Ideal socialisation in a breeding setting would be a breeder who is able to expose puppies to all the future possibilities of its destined home. Some proactive breeders take part in programs such as Puppy Culture – where they follow a timetable of introductions ensuring a wide range of future possibilities. But a good rule of thumb is to consider all the senses and making sure puppies are experiencing a wide range of surfaces and obstacles, unusual sounds, smells, food textures, background noises, sights.  Puppies should be faced with some challenges and some mild frustrations that help to build impulse control. They should be being exposed to a wide range of people, other animals and environments consistent with their future homes.

CAN Socialisation FIX everything?

Recently I had a internet conversation with a person involved in dog rescue who had been worried by my labelling of a post of a dog as “another reactive rescue” and then we discussed how there is indeed a prevalence of behavioural problems in dogs whose mothers had experienced stress and distress in pregnancy, whether they be purebred dogs or dogs from rescue.

Sadly even pedigree dogs may be being bred in environments where mothers are stressed and distressed. Paying a lot of money for a dog does not preclude future behavioural problems. There is evidence that stress during pregnancy and during the neonatal period creates permanent effects on the ability of the offspring to deal with stressful experiences later in life. These animals may be permanently effected by their poor start and this may be reflected in later behavioural abnormalities.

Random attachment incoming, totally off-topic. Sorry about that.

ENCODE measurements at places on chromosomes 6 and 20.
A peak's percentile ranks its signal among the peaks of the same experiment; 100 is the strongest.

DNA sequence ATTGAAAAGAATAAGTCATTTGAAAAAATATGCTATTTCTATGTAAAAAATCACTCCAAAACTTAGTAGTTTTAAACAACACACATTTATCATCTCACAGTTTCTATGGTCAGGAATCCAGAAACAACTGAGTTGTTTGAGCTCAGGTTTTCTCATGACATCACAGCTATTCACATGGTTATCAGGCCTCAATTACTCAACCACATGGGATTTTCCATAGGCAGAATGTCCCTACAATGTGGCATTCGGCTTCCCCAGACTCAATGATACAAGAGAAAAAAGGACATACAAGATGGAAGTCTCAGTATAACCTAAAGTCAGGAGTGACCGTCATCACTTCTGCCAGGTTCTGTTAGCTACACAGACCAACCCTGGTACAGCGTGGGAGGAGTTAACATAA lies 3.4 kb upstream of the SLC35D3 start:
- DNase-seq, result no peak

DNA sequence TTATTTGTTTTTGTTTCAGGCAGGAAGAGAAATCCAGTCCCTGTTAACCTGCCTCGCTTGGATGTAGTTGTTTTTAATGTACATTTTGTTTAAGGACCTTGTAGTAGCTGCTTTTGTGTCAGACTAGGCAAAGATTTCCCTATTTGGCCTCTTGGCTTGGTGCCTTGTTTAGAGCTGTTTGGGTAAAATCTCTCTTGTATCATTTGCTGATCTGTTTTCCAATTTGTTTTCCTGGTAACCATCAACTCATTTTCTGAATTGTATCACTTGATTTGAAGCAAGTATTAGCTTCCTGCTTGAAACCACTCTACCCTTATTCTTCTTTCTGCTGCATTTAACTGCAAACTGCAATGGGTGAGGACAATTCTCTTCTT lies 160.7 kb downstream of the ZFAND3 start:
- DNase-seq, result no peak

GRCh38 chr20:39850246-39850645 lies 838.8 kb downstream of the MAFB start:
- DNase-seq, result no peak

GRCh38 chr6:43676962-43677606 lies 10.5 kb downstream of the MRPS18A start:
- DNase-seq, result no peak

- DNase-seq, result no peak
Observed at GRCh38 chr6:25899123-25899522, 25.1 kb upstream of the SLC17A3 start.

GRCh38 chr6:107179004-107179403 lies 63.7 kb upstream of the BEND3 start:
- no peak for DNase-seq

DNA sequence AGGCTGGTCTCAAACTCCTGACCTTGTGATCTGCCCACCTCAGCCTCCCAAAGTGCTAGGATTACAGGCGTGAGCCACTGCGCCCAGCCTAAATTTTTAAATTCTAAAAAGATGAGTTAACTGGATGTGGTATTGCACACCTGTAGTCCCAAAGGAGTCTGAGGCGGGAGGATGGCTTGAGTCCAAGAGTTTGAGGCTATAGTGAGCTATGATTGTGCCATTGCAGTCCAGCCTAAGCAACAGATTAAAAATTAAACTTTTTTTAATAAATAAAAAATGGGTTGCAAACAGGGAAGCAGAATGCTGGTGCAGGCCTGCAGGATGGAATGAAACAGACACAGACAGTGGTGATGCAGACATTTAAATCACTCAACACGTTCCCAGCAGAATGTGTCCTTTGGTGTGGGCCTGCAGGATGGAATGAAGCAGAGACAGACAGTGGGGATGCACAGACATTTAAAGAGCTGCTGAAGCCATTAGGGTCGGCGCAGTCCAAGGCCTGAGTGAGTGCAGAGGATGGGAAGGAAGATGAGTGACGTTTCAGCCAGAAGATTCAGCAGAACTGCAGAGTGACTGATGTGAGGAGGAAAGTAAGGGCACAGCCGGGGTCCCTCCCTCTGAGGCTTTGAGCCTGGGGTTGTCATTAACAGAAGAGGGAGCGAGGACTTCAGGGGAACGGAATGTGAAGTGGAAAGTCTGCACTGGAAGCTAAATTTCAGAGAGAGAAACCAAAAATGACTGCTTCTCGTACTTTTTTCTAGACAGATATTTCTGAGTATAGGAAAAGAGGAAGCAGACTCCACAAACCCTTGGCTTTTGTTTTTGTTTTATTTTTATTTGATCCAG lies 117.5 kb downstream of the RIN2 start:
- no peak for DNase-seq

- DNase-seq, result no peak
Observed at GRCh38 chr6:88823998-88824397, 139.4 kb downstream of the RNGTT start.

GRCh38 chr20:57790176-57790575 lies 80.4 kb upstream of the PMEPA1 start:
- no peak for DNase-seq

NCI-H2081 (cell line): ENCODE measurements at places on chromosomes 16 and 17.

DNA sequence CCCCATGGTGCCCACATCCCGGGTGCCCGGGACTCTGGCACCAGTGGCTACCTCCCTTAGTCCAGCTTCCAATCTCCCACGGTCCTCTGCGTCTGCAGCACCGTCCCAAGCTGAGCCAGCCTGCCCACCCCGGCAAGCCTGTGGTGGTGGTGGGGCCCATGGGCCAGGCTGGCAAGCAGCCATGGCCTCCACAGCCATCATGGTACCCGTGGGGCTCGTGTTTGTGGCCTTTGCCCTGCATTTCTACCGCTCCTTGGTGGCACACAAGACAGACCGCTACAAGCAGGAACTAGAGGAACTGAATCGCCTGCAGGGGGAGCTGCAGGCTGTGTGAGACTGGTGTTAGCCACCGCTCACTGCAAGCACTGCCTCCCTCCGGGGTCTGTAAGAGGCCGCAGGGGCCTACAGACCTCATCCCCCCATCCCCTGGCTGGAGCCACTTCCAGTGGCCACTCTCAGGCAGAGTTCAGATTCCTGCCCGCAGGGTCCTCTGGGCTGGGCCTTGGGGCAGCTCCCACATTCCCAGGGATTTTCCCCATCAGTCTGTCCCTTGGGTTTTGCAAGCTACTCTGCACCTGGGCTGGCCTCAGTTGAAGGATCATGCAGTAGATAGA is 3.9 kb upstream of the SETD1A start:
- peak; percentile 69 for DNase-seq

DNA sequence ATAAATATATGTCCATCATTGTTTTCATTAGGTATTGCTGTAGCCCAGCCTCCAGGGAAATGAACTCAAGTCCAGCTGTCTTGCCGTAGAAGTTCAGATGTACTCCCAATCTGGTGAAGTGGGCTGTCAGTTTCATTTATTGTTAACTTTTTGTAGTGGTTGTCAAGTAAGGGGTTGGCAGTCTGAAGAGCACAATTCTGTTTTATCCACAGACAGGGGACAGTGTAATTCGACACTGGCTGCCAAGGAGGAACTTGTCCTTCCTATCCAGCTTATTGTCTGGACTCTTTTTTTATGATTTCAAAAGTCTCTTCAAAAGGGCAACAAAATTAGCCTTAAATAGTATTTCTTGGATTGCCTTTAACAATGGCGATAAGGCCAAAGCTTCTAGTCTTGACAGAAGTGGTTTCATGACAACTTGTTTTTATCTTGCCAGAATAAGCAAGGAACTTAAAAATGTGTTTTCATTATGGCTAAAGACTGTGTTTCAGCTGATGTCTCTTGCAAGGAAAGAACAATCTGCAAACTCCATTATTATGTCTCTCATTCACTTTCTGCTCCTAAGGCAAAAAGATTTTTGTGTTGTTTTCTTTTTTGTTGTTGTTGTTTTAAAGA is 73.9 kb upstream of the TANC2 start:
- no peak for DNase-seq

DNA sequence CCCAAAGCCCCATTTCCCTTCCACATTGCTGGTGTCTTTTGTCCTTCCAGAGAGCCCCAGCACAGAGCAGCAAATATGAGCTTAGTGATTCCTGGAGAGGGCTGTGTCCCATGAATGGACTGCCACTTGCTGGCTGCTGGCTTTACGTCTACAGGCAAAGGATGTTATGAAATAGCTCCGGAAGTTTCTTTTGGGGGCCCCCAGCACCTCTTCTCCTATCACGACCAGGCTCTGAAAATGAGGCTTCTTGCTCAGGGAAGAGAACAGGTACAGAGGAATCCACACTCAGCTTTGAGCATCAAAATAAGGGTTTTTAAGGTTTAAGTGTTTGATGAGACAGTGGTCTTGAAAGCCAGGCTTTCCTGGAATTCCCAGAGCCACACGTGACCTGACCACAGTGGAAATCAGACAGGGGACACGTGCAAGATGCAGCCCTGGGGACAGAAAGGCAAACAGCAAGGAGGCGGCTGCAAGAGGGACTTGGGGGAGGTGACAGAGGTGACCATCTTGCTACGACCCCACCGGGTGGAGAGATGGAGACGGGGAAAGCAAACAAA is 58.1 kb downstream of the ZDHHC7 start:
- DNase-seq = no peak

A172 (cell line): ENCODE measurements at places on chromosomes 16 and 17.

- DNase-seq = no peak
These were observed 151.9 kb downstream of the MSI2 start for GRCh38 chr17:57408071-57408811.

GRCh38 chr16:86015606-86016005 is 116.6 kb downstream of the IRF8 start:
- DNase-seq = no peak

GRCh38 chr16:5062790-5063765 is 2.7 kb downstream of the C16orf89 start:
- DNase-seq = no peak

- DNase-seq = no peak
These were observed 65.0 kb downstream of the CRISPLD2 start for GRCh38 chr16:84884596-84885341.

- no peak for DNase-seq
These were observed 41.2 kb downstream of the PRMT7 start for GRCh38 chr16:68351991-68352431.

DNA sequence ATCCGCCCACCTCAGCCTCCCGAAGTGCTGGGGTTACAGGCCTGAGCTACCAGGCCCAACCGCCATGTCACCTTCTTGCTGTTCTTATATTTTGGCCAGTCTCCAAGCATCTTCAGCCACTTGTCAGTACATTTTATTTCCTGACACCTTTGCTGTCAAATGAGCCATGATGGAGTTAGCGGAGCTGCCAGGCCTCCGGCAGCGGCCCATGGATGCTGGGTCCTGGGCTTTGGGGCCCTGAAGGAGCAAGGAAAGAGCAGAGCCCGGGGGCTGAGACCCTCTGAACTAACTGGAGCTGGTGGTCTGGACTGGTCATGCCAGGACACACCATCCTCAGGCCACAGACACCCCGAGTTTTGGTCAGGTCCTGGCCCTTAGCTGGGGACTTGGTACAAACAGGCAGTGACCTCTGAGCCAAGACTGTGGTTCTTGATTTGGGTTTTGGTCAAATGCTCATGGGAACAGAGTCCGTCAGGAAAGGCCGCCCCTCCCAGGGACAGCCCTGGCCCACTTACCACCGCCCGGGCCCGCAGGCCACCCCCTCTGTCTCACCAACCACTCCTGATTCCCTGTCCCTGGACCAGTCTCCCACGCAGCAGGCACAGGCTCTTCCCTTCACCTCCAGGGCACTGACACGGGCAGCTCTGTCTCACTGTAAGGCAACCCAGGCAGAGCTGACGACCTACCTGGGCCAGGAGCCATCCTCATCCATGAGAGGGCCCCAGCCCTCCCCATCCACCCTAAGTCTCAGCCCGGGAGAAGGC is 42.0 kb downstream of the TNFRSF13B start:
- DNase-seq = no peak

Purchasers of puppies need to have reliable information about the source of their dog  and know that the mother was well-fed, well cared-for, emotionally stable and responsive to her puppies.

People adopting dogs sometimes assume that purchasing a puppy at 8 weeks of age is like buying a blank drive – ready to have information uploaded and stored, but the truth is that so much is already downloaded and installed, and sometimes, continuing the computer analogy, corrupted from the get-go by the early history and the genes inherited.




Euphemisms in Dog Breed Descriptions


aloof = fearful

loyal = fearful

protective = fearful

one man dog = fearful

good guard dog = fearful

watchful = fearful

shyness = fearful

cautious of strangers = fearful

courage = fearful

reserved = fearful

sensitive = fearful

discriminating = fearful

bred to work = compulsive tendencies if work unfulfilled

zeal for work = apt to develop compulsion

high prey drive = apt to chase others

people oriented = prone to separation distress